Video Game: The Consuming Shadow
"Try not to go mad and shoot yourself. This is important."
— Official Webpage
A shadow is trying to enter our world. One of the Ancients
. Its presence is felt all over the country as its looming shadow slowly twists, perverts, and poisons the minds of men, and turns the towns it touches into festering breeding grounds for its horrifying minions. It will arrive in three days at Stonehenge where the barrier between the worlds is at its weakest. The good news is that the right ritual will banish it and put a stop to its invasion attempt, the bad news is that you are not sure which of the Ancients is the force behind it all, and performing the wrong ritual will undoubtedly make the already bleak situation much, much worse.
You know what you must do: explore places touched by the Ancients, fight its minions, and assemble clues to piece together the banishment ritual and the identity of the invading god, while trying to keep your own rapidly deteriorating grasp on reality from slipping too far in the process. But you are not sure how you know all of this. For some reason you can't shake the sensation of deja vu, as if you have done all of this before...The Consuming Shadow
is a Lovecraftian Roguelike
by Ben "Yahtzee" Croshaw
, inspired by Eternal Darkness
, FTL: Faster Than Light
, and the board game Arkham Horror
. The game is still under development, but is currently available as a public beta at Yahtzee's website
- Advancing Boss of Doom: In the "occult text" missions, once you open a box that might contain the text (whether or not it is), a boss is spawned and the objective becomes "get the hell out of Dodge." One such boss is a gradually screen-crossing face that, if it catches you, will wreck your health and sanity and dump you somewhere random.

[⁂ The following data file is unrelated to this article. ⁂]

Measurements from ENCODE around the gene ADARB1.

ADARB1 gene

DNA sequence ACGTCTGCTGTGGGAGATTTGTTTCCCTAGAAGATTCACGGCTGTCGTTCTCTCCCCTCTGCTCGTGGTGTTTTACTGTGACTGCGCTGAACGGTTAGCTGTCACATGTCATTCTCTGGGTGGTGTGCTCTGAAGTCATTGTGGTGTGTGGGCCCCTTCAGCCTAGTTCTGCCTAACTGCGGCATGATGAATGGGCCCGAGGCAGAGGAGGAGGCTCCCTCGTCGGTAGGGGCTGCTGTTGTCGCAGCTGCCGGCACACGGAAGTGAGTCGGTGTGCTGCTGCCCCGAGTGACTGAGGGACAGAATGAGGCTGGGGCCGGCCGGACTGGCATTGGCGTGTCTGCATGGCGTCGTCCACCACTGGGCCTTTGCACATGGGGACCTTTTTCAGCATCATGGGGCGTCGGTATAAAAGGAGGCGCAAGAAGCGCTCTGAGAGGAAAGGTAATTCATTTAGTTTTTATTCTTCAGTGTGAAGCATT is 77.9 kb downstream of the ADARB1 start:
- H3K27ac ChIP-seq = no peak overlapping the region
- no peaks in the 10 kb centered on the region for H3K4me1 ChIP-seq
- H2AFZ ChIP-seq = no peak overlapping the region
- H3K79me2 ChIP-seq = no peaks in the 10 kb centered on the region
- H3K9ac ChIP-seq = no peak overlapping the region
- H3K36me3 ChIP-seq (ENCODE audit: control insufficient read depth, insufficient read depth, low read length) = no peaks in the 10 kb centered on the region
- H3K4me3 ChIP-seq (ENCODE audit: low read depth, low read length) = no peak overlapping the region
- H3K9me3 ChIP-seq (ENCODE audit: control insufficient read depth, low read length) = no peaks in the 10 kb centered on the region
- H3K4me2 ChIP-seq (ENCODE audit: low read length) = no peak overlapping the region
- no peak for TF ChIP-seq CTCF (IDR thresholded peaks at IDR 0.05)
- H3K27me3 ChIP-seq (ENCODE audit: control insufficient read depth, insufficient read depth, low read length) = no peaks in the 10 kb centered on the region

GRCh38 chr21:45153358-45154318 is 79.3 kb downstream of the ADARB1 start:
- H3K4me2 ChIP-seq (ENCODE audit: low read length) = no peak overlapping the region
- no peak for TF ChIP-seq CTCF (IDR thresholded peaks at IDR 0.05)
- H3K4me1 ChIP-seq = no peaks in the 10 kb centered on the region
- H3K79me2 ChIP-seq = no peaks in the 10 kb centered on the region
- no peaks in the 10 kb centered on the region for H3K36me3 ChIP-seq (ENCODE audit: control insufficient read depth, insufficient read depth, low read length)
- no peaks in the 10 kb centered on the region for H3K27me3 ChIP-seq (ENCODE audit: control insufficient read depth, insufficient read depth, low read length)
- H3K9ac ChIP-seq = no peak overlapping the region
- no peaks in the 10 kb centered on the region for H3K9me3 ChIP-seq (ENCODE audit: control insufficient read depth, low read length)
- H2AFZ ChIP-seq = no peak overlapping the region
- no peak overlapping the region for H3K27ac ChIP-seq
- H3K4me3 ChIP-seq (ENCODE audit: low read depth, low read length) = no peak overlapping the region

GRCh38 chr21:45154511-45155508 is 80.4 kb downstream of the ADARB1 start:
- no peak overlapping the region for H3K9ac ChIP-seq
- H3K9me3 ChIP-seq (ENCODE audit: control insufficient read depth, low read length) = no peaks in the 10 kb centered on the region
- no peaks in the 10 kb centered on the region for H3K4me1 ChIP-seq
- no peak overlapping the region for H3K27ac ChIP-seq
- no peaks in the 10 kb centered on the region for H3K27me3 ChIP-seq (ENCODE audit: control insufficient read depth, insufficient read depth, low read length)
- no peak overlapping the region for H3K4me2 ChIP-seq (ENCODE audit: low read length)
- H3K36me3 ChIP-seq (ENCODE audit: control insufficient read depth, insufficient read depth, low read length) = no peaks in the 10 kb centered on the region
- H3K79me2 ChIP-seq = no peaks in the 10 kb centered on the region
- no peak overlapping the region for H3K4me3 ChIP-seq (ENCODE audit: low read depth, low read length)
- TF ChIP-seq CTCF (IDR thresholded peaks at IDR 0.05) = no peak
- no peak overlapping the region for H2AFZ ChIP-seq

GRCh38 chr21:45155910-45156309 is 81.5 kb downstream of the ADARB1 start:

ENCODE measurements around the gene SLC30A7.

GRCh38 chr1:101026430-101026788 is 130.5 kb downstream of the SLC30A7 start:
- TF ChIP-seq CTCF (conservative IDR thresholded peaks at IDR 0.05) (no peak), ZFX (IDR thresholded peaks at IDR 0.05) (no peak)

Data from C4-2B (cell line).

- Alternate Universe: Every playthrough is implied to be this.
- And Now for Someone Completely Different: A teased feature. Yahtzee has mentioned that he plans on implementing other playable characters in future versions of the game.
- And the Adventure Continues: Sealing the correct Ancient One without going insane ends the game with you getting a text-message from "T," your friend in the Ministry of Occult Affairs, telling you that he has a little job for you.
- Anonymous Benefactor: You sometimes receive random donations, oftentimes from untraceable numbers. Some of the clues also come in the form of anonymous notes from someone who tells you that he knows you're reading his note. There's some implication that the enemy of the invader is behind the latter, and possibly the former.
- Badass Bookworm: The main character is a scholar, and he's quite the master of kicking eldritch ass.
- Bittersweet Ending: If you seal the correct Ancient One while insane, your character becomes an institutionalized paranoid schizophrenic, but in the real world the shadow is gone.
- Body Horror: This happened to many of the victims, and at least a few of the monsters. For example, bursting boils in the back of the throat.
- Campbell Country: The whole of Britain, apparently.
- Cosmic Horror Story: Yep.
- Degraded Boss: The birther, a human who's been colonized by spiders, is a weak boss monster early on (though he's actually weaker tham most mook monsters). Later in the game he can be found in ordinary rooms as a regular mook, as the threat level of the Shadow increases.
- Downer Ending: Any ending where you fail, essentially.
- Driven to Suicide:
- The protagonist will attempt to shoot himself if his sanity is too low, but the player can prevent him from doing so. It gets harder the lower his sanity is, and virtually impossible if it is especially low.
- You can also shoot yourself at the main menu, before even playing the game!
- If the player fails to get to Stonehenge in 72 hours, the protagonist shoots himself to avoid getting absorbed by the darkness.
- And if you banish the wrong god, the invading one leaves you alone, possibly seeing you as an ally. Your character considers living through the apocalypse... but decides not.
- Drugs Are Good: They fill up sanity, although they wear off over time.
- Enemy Mine: Of the three Ancient ones, the one that is neither the invader or the accomplice, a bystander is trying to help humans for its own reasons. This doesn't mean that he'll tell his monsters to stop eating you, though.
- Go Mad from the Revelation: The revelation of basically everything relating to the shadows will decrease sanity. Magic burns even more.
- The Greatest Story Never Told: The good ending: The protagonist has managed to seal away the invading god, and didn't go insane from his experiences, but no one other than him and the Ministry of Occult Affairs will ever understand the strange events that plagued the country or know that he saved the world from utter oblivion.